India Inc still far from looking at sustainability for value creation

More corporates are expected to integrate sustainability in their businesses in 2023. However, there is time before they start looking at it from the value-creation lens
Last Updated : 06 March 2023, 11:17 IST
Last Updated : 06 March 2023, 11:17 IST

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While Environmental, Social, and Governance (ESG) has become a mandate and India Inc has been quick to fall in line, its sensitivity to the aspect has not evolved beyond compliance, say corporate observers.

True, more Indian corporates are reporting on ESG of their businesses now, than ever before, but it is largely driven by Securities and Exchanges Board of India’s(Sebi’s) push for such disclosures. In May 2021, Sebi issued a circular requiring the top 1,000 listed companies by market capitalisation to mandatorily file a Business Responsibility and Sustainability Report (BRSR) starting from FY 2022-23.

In response to this mandate, companies have started filing BRSR voluntarily sending such reporting up by 160 per cent, according to a study by ratings firm, CareEdge Research. It found that the number of companies putting up ESG data more than doubled to 330 in fiscal 2022 from a meagre 127 in fiscal 2020.

More corporates are expected to integrate sustainability in their businesses in 2023. However, there is time before they start looking at it from the value-creation lens, rather than treating it as a mere item on the checklist, observed corporate watchers.

For the last two years, companies responded to the sustainability requirements through the value preservation lens, said Sambitosh Mohapatra, Partner, ESG Leader, PwC India. “Perspective is still around value preservation, not losing customers due to lack of sustainability in their businesses,” he pointed out.

Only 5 to 10 per cent of the corporates currently find value in sustainability right from the beginning, said Anu Chaudhary, Partner & Global Head - ESG, Uniqus Consultech Inc, an ESG and accounting & reporting consulting firm. “It is at a very nascent stage. Corporates are currently just starting to learn about sustainability,” she underscored.

What to expect from 2023

Industry watchers expect a greater focus on sustainability as a business imperative in 2023.

“All forward-looking organisations will continue to prioritise the green line – measurement of the environmental efforts – as an enabler of driving growth in addition to top line (revenue) and bottom line (net profit),” said Sindhu Gangadharan, Senior Vice president & Managing Director, SAP Labs India and Head, SAP User Enablement.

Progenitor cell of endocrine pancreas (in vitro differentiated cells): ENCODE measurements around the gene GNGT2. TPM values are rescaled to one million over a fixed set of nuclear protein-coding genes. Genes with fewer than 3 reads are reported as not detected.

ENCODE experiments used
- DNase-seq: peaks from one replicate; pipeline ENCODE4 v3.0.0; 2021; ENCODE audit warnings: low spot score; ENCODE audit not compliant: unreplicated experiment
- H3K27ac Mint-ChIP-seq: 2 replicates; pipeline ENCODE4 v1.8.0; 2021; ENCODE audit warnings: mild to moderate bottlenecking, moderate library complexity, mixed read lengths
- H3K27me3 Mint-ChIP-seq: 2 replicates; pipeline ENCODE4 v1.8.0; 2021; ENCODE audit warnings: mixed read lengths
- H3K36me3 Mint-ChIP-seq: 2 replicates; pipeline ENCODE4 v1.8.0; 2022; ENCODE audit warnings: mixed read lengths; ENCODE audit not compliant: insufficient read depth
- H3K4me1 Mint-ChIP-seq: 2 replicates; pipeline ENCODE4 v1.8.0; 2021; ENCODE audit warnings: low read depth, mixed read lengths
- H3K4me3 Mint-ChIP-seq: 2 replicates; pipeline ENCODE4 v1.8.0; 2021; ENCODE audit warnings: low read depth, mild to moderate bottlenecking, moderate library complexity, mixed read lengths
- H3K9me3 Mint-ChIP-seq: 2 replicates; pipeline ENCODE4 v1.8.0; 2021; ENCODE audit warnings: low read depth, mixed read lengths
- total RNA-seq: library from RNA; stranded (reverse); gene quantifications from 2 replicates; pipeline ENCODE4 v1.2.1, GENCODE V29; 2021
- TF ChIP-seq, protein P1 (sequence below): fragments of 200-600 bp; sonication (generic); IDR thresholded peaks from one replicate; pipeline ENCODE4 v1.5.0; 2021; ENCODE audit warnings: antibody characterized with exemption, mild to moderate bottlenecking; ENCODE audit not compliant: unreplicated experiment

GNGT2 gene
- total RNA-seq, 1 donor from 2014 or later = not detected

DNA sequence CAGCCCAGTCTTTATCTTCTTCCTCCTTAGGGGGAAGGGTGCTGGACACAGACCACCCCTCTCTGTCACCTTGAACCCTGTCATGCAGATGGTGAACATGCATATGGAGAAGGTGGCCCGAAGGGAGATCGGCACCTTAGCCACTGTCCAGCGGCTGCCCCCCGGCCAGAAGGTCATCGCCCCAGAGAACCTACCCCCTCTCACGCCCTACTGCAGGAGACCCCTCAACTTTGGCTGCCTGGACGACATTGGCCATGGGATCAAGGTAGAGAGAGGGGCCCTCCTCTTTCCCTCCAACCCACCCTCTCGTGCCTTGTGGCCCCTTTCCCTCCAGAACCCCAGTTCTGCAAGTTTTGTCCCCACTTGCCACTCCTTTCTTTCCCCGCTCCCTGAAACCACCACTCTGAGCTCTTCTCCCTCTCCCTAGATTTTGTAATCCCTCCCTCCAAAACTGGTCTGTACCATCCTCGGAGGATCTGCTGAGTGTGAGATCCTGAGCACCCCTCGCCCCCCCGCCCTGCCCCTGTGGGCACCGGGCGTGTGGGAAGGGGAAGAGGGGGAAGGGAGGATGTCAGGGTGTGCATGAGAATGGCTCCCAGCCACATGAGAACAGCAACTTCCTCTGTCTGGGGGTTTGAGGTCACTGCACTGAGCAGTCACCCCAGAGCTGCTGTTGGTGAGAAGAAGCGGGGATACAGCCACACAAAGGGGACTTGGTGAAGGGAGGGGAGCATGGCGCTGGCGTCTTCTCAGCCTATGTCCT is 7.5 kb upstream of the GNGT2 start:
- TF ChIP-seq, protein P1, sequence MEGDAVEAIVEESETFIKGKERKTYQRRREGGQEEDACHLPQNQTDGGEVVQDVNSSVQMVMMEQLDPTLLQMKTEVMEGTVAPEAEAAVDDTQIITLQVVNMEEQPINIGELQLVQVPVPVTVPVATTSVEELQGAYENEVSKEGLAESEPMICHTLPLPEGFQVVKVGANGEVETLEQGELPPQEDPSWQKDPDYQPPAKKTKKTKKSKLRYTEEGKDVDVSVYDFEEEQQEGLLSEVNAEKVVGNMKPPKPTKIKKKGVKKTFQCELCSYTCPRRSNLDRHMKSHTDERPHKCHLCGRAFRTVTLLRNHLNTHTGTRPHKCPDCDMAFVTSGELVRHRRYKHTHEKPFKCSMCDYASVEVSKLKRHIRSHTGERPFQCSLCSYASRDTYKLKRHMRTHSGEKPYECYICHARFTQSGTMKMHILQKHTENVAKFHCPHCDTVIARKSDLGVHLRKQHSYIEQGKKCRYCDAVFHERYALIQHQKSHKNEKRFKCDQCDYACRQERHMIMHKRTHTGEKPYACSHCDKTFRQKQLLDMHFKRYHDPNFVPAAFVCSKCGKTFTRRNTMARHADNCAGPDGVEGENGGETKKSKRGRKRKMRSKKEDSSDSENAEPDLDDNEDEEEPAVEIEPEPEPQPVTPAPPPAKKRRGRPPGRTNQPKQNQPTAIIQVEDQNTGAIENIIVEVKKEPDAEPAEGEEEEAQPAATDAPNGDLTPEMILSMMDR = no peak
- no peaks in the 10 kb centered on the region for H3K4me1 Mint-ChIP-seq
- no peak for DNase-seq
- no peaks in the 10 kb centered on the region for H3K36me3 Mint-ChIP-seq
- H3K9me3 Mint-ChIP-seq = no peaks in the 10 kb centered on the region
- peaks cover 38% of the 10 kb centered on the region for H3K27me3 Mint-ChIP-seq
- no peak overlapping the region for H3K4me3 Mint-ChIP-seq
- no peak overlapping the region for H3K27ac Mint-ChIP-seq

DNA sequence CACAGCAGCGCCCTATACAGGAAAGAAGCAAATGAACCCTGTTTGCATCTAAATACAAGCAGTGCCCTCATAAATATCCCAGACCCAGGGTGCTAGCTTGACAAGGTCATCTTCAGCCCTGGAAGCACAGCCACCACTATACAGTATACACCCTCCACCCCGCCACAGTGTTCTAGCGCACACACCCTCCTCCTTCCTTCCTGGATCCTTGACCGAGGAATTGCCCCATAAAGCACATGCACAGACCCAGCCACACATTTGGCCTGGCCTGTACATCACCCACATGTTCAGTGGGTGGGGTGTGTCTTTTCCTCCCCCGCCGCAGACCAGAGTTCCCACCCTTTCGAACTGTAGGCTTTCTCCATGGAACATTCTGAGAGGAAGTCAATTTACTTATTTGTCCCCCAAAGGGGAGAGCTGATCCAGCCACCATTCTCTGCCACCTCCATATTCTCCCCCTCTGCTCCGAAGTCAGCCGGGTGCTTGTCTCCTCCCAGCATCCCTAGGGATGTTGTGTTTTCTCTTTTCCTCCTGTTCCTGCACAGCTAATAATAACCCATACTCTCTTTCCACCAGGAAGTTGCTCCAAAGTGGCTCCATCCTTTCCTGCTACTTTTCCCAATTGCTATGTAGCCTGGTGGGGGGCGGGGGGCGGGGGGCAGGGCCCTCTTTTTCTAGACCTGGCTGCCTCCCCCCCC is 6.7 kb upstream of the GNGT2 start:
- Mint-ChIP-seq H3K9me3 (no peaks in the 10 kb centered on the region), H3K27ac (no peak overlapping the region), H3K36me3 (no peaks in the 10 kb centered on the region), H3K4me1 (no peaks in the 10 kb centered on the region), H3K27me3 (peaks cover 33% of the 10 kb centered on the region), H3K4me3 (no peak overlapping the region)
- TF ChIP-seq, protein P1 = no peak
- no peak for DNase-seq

As India moves towards achieving its net zero goals by 2070, corporates are beginning to also feel the pressure from their investors and stakeholders to build sustainable businesses.

Stakeholder inclusivity has today become a non-negotiable part of the idea of sustainability by way of employee and societal well-being, opportunity to all and protecting human capital, said Keshav Murugesh, Group CEO, WNS - a global business process management company.

“As important stakeholders including investors, customers and employees push companies to disclose their carbon emission disclosure, CEOs will perceive sustainability as a strategic priority and not just an afterthought,” Gangadharan echoed.

“In the long-term, a culture of co-creation in collaboration with the ecosystem must be built to engage all stakeholders as we advance towards achieving our goals,” added Murugesh.

Others betted more on regulations steering corporates towards sustainability in 2023.

“I see a major shift due to regulations and other things in the pipeline, including the cap on green-house emissions, carbon footprint, carbon tax and water regulation,” said Uniqus’ Chaudhary.

She also expected a lot of companies to gauge their current state of impact in terms of sustainability this year.


“For several reasons, sustainability reforms take much work. These initiatives frequently cross many corporate divisions and activities, which makes measuring their impact more difficult. Additionally, the corporation rarely has complete control over all the levers of change,” said Dr Anjal Prakash, Research Director at Bharti Institute of Public Policy, Indian School of Business, and a lead author of the IPCC AR6 report.

Others pointed out a disconnect in the corporates’ understanding about sustainability.

“People think sustainability is different from businesses. When people say they have to choose between profitability and sustainability – this is because they have a myopic view,” said PwC’s Mohapatra.

He added that those sacrificing sustainability for short-term bottomline are doing a great disservice to all stakeholders.

Dr Prakash also pointed to the need for trained personnel to understand sustainability. “Only a few educational institutions in India have an inbuilt curriculum to train people to deal with sustainability issues. In future, there will be more demand for such person power, so bridging the capacity gap is another challenge businesses will face,” he noted.

Published 06 March 2023, 10:51 IST

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